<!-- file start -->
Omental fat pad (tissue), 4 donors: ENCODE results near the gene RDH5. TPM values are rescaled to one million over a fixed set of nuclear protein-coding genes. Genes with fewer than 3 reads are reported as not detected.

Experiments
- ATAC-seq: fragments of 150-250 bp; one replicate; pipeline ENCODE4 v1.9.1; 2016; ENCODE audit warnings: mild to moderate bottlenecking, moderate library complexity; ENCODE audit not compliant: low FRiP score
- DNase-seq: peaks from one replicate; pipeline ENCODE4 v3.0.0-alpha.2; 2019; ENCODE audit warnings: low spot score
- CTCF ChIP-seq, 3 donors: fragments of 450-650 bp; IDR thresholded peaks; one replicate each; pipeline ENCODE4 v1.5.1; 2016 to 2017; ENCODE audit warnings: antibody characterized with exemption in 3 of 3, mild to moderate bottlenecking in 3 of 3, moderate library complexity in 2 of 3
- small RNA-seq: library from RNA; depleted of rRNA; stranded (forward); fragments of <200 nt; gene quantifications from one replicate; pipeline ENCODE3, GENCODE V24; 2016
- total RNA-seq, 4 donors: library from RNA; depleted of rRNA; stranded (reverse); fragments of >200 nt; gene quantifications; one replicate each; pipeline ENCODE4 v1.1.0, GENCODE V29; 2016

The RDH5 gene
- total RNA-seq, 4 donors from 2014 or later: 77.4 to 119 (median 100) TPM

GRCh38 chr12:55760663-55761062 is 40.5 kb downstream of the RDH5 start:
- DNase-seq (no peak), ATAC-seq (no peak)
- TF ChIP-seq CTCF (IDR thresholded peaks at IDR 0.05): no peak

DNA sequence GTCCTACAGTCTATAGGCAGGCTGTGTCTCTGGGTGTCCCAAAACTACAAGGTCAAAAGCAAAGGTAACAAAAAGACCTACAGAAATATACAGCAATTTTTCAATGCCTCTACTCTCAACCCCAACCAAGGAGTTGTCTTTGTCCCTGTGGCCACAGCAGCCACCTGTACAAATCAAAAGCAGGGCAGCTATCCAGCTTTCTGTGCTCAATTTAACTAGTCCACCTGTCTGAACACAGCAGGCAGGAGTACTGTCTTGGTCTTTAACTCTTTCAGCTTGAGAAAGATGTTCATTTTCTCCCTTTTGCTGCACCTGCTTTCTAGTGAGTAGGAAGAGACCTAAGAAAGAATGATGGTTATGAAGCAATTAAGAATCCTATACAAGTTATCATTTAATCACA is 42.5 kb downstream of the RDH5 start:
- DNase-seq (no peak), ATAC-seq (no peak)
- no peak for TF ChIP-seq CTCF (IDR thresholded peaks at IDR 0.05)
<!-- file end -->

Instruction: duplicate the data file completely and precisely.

Omental fat pad (tissue), 4 donors: ENCODE results near the gene RDH5. TPM values are rescaled to one million over a fixed set of nuclear protein-coding genes. Genes with fewer than 3 reads are reported as not detected.

Experiments
- ATAC-seq: fragments of 150-250 bp; one replicate; pipeline ENCODE4 v1.9.1; 2016; ENCODE audit warnings: mild to moderate bottlenecking, moderate library complexity; ENCODE audit not compliant: low FRiP score
- DNase-seq: peaks from one replicate; pipeline ENCODE4 v3.0.0-alpha.2; 2019; ENCODE audit warnings: low spot score
- CTCF ChIP-seq, 3 donors: fragments of 450-650 bp; IDR thresholded peaks; one replicate each; pipeline ENCODE4 v1.5.1; 2016 to 2017; ENCODE audit warnings: antibody characterized with exemption in 3 of 3, mild to moderate bottlenecking in 3 of 3, moderate library complexity in 2 of 3
- small RNA-seq: library from RNA; depleted of rRNA; stranded (forward); fragments of <200 nt; gene quantifications from one replicate; pipeline ENCODE3, GENCODE V24; 2016
- total RNA-seq, 4 donors: library from RNA; depleted of rRNA; stranded (reverse); fragments of >200 nt; gene quantifications; one replicate each; pipeline ENCODE4 v1.1.0, GENCODE V29; 2016

The RDH5 gene
- total RNA-seq, 4 donors from 2014 or later: 77.4 to 119 (median 100) TPM

GRCh38 chr12:55760663-55761062 is 40.5 kb downstream of the RDH5 start:
- DNase-seq (no peak), ATAC-seq (no peak)
- TF ChIP-seq CTCF (IDR thresholded peaks at IDR 0.05): no peak

DNA sequence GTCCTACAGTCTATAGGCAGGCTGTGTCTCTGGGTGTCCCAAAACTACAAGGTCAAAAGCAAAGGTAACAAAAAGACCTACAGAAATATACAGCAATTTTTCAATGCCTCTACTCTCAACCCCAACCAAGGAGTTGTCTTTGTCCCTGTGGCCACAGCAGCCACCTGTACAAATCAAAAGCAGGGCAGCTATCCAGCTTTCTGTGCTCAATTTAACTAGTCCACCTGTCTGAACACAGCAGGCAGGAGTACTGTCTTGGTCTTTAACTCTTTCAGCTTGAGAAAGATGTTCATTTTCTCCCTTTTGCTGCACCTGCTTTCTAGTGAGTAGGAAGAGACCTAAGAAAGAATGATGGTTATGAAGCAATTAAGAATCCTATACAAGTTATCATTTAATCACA is 42.5 kb downstream of the RDH5 start:
- DNase-seq (no peak), ATAC-seq (no peak)
- no peak for TF ChIP-seq CTCF (IDR thresholded peaks at IDR 0.05)